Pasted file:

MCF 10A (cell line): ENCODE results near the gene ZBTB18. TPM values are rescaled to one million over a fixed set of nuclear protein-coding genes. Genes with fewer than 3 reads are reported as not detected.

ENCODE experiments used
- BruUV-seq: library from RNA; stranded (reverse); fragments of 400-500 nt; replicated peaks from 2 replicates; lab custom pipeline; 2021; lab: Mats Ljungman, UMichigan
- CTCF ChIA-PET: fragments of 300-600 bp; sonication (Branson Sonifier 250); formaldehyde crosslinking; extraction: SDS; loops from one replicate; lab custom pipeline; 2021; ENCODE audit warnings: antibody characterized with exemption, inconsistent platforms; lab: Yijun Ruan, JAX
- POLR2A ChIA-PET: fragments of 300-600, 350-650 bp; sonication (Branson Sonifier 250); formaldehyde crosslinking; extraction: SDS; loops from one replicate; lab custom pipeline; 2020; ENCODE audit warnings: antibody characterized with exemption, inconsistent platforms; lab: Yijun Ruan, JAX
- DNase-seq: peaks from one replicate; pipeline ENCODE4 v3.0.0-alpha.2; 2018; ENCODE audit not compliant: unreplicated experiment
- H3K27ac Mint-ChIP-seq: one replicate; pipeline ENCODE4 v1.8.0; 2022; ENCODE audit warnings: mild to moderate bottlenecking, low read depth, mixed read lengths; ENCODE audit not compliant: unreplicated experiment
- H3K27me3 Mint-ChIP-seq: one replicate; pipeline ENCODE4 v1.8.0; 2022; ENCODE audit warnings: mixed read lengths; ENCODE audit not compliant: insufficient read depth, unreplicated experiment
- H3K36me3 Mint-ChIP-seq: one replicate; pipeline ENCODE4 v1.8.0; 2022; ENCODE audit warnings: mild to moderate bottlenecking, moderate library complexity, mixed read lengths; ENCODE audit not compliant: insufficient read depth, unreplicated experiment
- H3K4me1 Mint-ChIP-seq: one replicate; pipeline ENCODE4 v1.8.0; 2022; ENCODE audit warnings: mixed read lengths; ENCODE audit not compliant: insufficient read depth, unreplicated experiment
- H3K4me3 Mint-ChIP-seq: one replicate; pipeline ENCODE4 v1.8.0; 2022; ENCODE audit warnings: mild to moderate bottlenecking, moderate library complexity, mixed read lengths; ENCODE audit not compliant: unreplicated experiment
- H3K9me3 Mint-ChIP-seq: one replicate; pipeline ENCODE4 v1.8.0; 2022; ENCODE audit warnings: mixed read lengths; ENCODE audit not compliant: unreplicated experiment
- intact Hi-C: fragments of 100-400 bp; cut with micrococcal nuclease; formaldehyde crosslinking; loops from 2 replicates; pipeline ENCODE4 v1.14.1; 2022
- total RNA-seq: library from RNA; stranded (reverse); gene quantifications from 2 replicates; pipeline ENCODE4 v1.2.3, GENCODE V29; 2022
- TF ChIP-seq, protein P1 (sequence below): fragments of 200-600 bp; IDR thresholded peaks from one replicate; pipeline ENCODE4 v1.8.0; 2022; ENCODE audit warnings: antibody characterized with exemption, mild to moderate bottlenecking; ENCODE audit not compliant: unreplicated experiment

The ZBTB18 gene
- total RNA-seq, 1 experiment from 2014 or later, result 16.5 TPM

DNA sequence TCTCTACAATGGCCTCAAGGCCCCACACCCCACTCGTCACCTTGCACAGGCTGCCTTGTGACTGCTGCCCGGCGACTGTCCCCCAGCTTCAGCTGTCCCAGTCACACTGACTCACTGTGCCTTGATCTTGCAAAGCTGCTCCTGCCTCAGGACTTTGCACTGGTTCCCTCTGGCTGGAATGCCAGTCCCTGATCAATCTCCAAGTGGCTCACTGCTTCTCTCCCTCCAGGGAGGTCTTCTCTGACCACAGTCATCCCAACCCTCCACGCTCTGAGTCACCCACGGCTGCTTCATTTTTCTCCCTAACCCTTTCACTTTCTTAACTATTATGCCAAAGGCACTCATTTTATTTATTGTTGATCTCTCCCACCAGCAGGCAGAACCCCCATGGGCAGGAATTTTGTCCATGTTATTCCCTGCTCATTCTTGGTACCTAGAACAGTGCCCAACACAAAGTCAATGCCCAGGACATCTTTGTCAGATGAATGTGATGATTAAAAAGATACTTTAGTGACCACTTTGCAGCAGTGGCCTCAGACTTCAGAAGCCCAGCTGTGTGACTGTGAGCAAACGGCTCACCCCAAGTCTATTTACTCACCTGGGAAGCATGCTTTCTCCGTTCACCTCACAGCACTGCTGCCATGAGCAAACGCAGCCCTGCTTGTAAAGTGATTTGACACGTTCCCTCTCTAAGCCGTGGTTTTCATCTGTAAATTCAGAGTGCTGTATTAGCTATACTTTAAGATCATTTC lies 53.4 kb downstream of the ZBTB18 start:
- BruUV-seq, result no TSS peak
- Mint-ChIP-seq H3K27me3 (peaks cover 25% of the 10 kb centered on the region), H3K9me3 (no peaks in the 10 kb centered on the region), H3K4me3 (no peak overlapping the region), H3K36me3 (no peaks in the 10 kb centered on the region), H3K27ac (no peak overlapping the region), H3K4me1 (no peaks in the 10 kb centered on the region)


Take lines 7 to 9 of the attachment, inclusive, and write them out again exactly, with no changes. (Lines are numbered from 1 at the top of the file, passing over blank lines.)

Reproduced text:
- H3K27ac Mint-ChIP-seq: one replicate; pipeline ENCODE4 v1.8.0; 2022; ENCODE audit warnings: mild to moderate bottlenecking, low read depth, mixed read lengths; ENCODE audit not compliant: unreplicated experiment
- H3K27me3 Mint-ChIP-seq: one replicate; pipeline ENCODE4 v1.8.0; 2022; ENCODE audit warnings: mixed read lengths; ENCODE audit not compliant: insufficient read depth, unreplicated experiment
- H3K36me3 Mint-ChIP-seq: one replicate; pipeline ENCODE4 v1.8.0; 2022; ENCODE audit warnings: mild to moderate bottlenecking, moderate library complexity, mixed read lengths; ENCODE audit not compliant: insufficient read depth, unreplicated experiment